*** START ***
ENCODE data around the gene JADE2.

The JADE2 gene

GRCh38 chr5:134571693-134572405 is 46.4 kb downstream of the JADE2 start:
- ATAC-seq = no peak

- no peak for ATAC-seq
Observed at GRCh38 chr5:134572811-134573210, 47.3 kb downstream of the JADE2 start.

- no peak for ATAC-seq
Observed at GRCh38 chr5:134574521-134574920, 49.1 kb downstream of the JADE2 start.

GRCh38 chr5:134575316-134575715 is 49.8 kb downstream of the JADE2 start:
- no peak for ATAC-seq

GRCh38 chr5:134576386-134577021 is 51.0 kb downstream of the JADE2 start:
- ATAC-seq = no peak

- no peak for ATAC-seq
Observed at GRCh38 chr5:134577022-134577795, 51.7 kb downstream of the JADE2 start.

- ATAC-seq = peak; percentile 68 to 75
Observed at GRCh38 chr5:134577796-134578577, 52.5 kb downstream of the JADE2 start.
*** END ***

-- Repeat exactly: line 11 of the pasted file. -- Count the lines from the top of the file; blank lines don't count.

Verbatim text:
GRCh38 chr5:134576386-134577021 is 51.0 kb downstream of the JADE2 start: